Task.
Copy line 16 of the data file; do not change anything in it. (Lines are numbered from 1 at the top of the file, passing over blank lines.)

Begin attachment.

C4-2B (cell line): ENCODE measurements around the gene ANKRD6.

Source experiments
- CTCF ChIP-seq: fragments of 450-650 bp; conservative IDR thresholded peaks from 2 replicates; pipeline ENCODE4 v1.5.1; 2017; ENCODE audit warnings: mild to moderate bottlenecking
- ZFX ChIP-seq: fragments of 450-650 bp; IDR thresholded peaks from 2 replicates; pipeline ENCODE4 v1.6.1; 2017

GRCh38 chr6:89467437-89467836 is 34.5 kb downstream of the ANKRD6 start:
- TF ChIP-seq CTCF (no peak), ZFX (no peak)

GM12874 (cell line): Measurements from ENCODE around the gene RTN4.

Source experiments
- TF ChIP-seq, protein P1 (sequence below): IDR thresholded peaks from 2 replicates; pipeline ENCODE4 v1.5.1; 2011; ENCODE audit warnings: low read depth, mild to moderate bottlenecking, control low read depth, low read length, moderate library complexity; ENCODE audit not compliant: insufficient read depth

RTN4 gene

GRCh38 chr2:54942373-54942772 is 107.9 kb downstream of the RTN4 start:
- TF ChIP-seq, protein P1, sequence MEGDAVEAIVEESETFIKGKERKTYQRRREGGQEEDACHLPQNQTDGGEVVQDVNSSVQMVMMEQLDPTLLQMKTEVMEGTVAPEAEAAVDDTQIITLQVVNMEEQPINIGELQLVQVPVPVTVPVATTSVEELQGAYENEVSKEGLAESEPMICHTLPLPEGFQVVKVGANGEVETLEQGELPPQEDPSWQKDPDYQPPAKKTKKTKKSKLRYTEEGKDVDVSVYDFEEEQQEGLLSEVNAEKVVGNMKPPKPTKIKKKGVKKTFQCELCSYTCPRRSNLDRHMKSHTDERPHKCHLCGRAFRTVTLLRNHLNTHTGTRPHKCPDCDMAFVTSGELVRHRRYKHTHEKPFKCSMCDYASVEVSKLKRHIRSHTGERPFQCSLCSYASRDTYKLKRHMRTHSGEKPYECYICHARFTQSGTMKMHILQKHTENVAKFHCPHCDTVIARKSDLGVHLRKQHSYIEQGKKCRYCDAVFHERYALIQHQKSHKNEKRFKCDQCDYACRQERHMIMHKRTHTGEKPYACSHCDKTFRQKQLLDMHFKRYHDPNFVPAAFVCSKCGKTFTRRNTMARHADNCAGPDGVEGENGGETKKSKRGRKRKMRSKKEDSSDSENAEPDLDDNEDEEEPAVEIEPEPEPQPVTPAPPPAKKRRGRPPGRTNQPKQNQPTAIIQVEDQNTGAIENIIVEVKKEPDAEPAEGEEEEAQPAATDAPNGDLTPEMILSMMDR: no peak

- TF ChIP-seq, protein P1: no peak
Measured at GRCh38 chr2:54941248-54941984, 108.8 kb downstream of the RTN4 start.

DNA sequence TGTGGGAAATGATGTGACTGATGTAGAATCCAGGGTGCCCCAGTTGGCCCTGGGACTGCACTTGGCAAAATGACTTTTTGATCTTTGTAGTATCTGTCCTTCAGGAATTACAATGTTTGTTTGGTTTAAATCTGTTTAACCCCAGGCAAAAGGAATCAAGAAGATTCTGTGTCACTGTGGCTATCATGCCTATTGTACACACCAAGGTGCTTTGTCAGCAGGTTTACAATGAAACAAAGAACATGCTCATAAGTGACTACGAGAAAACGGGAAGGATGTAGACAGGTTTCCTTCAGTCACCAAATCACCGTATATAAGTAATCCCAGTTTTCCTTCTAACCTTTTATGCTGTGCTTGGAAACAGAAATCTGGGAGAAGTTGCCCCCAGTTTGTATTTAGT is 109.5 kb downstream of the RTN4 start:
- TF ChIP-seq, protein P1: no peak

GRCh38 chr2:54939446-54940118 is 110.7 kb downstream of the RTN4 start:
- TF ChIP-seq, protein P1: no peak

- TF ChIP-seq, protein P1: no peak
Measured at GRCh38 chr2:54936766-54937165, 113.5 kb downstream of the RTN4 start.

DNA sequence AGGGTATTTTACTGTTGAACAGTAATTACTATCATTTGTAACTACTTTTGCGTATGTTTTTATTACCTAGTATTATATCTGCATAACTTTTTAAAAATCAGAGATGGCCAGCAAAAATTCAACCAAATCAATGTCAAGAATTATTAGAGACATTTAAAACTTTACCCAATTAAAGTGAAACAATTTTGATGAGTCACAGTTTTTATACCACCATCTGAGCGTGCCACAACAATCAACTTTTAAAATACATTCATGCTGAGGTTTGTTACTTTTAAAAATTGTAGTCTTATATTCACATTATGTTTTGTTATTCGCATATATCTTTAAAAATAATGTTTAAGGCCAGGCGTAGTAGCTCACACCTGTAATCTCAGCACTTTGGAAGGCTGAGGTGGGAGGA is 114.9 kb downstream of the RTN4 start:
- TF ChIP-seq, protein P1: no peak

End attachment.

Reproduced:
- TF ChIP-seq, protein P1: no peak